The second day of my #SLIGExperience began in a bit of a rush as I hurried to collect a hot chocolate and a muffin for breakfast before my class on English research. Once there, we were treated to a fascinating discussion on paleography by Diane Loosle, which included several increasingly difficult examples for us to decipher. I discovered I’m actually not too bad at it and have been inspired to work on transcriptions for FamilySearch and other websites as a result. I guess grading all those freshman compositions years ago were advantageous after all!
The rest of the day passed in a bit of a blur, with the rat-a-tat-tat of English resources coming at us fast and furiously like a genealogical fusillade over the SOM (that’s short for “Somerset,” not the “Somme,” thank you very much). Not surprisingly, most of my class left at 4 pm excited but a little shell-shocked as we all tried to process the sheer volume of information given to us. Thanks to the encyclopedic knowledge of our instructors Paul Milner and Diane, we discovered (among many other things) that England’s Parish Chests and court Quarter Sessions are rich resources rife with all sorts of interesting (and occasionally obscure) lists and documents, including everything from lists of jurors, felons, tradesmen, and members of the military to records on witchcraft and bastardy. Who knew the Quart Sessions and Parish Chest were such incredible treasure troves??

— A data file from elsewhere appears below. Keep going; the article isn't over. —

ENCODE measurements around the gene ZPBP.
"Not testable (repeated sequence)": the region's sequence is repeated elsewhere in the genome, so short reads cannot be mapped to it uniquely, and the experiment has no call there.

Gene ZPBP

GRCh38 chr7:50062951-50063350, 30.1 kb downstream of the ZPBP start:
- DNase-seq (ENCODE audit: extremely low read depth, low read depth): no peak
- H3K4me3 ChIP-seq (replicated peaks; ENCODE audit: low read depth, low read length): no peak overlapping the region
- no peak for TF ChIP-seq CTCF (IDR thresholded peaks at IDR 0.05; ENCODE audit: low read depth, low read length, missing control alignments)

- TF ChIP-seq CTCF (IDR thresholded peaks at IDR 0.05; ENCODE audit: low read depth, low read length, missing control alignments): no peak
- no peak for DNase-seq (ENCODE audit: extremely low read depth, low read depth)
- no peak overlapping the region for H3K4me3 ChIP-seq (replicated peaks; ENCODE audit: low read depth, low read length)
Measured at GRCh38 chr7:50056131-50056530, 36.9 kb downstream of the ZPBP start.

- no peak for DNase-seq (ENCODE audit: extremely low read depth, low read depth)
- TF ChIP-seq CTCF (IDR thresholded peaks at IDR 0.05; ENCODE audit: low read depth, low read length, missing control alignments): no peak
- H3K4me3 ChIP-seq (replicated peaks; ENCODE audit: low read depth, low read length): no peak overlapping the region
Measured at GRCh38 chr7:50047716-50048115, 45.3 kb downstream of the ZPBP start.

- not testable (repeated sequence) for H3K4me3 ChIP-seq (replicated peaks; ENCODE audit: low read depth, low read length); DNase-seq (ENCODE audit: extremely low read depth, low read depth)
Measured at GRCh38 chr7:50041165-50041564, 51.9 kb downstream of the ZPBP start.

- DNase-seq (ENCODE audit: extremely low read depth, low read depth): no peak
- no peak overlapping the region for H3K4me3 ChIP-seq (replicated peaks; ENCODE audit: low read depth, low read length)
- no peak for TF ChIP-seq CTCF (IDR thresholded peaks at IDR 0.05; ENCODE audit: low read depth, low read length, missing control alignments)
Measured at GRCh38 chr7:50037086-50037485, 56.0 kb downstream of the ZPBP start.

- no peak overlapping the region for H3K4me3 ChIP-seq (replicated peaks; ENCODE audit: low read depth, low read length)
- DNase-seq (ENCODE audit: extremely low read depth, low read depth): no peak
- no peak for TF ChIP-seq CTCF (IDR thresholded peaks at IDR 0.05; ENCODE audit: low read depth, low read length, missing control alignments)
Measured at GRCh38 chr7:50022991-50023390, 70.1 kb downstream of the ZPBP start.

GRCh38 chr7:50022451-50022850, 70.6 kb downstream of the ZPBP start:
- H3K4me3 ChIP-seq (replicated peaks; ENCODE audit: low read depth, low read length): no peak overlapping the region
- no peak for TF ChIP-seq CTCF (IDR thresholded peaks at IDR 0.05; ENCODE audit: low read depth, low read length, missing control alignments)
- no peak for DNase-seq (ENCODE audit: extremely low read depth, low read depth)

Speaking of treasure troves, I also spent far too much time and money exploring Maia’s bookstore and discovering all the little gems she had stashed away.
After class, I met up with some friends for appetizers at Fat Jack’s across the street, where we discovered the wonder of “funeral potatoes,” which are based on Mormon Funeral Potatoes, a casserole dish traditionally served during funerals. Fat Jack’s version were large hush-puppy-style croquettes of potato, cheese, sour cream, scallions, and bacon grease crusted in crushed cornflakes. They were sinfully delicious, and clearly one of the main reasons for the “Fat” in “Fat Jack’s.”
After dinner, my companions and I hoofed it down to the Family History Library (FHL), where we spent a joyous evening geeking out over the extensive collection of microfilm housed there and digitally copying as many records as our grubby little mitts could grab. While there, I discovered marriage registers for my birth grandparents, great-grandparents, and a great-great-grandfather’s second marriage. It was difficult not to squee with maniacal delight over each new acquisition, and we left wondering whether or not the staff would mind if we brought in pillows and sleeping bags to camp out there indefinitely. (Something tells me they would.)
|Photo Credit by Abby Peart-Camarato|
All in all, it was a wonderful day of many fine discoveries, and I can’t wait to see what the rest of the week brings. It’s already passing far too quickly.